“The properties and processability of biodegradable polymers have improved, allowing the use of these materials in a broader range of applications, but legislation is the single-most important demand driver for these plastics,” Hackett said. “Restrictions on the use of non-biodegradable plastic shopping bags in Italy and France have led to a significant increase in the consumption of biodegradable polymers in those countries, and we expect European countries will continue to lead in legislative restrictions.”

Biodegradable polymer use has grown more slowly or stagnated in places that lack mandates, noted Hackett. “Growing consumer awareness and activism regarding environmental issues could certainly increase the market for biodegradable plastics,” she said. “To truly capture the benefits of these biodegradable polymers, however, you need to have the collection and composting infrastructure to support their use. Very few major cities or municipalities currently have the necessary infrastructure in place.”

Hackett noted the problems associated with actually biodegrading or composting plastics that claim to be biodegradable. First, these biodegradable polymers are compostable only in special industrial composting facilities, which operate at higher temperatures than home compost piles. An even smaller fraction of “biodegradable polymers is compostable in backyard compost bins; an even smaller subset is compostable in the soil or in marine environments,” said Hackett.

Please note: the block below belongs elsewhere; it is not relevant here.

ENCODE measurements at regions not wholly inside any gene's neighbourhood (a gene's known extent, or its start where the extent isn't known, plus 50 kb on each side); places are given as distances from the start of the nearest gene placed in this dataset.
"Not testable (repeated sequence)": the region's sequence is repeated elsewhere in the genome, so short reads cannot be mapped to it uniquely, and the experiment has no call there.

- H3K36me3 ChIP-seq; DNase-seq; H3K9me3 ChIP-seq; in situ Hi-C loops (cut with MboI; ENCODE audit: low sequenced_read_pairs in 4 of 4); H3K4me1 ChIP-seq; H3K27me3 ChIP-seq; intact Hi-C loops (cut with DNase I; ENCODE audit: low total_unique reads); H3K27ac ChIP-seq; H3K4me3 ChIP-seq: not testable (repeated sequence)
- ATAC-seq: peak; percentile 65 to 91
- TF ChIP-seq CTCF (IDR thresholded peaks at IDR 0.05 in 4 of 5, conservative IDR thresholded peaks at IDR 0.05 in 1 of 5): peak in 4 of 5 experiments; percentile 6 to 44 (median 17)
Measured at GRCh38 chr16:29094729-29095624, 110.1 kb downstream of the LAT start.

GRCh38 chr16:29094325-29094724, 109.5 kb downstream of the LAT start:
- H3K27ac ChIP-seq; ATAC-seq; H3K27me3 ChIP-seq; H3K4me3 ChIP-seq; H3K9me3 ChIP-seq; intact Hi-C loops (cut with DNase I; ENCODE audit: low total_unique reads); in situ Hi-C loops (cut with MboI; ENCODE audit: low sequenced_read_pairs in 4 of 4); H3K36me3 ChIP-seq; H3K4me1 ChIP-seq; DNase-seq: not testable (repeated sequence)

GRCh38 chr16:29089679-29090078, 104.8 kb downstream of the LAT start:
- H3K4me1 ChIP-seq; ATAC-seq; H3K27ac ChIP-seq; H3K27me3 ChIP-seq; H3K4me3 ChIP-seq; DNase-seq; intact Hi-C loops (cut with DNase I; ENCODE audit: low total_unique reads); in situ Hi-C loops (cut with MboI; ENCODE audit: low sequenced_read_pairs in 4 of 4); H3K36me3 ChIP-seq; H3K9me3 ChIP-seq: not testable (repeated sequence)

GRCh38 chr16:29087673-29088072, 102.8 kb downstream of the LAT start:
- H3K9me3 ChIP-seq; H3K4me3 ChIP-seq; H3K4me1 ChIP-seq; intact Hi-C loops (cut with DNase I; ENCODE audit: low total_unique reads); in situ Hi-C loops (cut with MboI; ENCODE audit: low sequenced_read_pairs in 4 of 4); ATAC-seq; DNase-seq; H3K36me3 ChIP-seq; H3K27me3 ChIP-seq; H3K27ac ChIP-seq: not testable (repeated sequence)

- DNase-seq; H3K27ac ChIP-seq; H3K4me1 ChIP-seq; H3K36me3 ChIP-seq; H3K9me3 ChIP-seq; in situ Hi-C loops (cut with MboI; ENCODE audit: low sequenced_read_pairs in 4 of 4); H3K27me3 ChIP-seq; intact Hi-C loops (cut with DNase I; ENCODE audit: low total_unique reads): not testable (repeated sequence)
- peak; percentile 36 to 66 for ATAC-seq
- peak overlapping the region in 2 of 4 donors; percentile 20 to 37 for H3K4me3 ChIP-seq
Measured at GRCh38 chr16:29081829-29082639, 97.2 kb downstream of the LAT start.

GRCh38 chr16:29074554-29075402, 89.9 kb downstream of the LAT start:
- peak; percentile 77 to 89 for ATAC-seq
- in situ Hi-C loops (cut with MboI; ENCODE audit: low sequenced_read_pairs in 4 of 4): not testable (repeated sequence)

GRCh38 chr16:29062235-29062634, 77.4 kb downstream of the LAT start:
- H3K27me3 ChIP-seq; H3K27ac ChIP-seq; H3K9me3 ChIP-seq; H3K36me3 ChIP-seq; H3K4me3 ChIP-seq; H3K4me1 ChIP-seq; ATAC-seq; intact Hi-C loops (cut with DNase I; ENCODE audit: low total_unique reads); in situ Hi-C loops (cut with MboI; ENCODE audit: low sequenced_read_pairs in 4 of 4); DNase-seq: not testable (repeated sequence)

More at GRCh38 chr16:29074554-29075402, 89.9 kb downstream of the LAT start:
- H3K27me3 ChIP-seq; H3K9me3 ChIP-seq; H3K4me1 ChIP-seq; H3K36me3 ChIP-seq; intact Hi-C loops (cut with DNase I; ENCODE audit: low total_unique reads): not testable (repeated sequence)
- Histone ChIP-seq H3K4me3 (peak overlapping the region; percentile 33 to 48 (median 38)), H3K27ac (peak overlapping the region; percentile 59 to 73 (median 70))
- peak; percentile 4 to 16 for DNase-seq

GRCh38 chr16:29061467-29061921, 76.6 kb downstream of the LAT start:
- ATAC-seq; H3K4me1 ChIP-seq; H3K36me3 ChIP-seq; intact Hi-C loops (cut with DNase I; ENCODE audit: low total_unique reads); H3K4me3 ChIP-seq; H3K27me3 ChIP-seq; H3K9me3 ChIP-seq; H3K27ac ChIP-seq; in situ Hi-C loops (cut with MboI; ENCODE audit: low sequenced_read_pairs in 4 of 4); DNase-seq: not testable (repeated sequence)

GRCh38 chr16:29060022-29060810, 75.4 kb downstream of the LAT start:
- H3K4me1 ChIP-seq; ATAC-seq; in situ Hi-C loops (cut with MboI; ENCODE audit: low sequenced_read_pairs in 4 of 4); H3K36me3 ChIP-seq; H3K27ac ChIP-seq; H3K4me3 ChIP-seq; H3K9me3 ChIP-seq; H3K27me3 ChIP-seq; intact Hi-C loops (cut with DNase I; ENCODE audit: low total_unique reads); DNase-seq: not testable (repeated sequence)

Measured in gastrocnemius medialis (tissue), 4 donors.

Despite the positive potential of biodegradable polymers, they are still mostly taking a backseat to other sustainability approaches, such as reducing plastics consumption and recycling. “For various reasons, which may include consumer confusion regarding bio-based plastics versus biodegradable polymers, there is not as much demand for these more sustainable plastics as you might expect, despite heightened public awareness of the plastics waste issue,” said Hackett. “In addition, suitable disposal options for products made from biodegradable polymers are often lacking. The cost of establishing the infrastructure necessary to support their collection and composting remains a barrier to demand growth.”

Mandatory composting programs can contribute to demand growth for biodegradable polymers, the IHS Markit report said. However, the shortage of composting facilities that are capable of processing biodegradable polymers limits the positive impact of mandatory composting programs on biodegradable polymer demand.     

“More legislation is likely coming in Europe or at the EU level, and if that occurs we could see major changes in this industry and pushback from producers of traditional plastic products,” Hackett said. “The last time we at IHS Markit assessed the global demand for biodegradable polymers, we noted the U.S. was the largest driver of demand growth for this segment, but due to legislation, Europe is by far the leading demand center. Europe is the place to watch, as Europeans are particularly motivated to reduce marine litter.”

The issue of plastics and sustainability will be a key topic of discussion at the upcoming sixth annual Global Plastics Summit (GPS) 2018, Oct. 30 and Nov. 1, in Chicago. Experts from IHS Markit and the Plastics Industry Association will discuss the latest market outlooks from key industry sectors.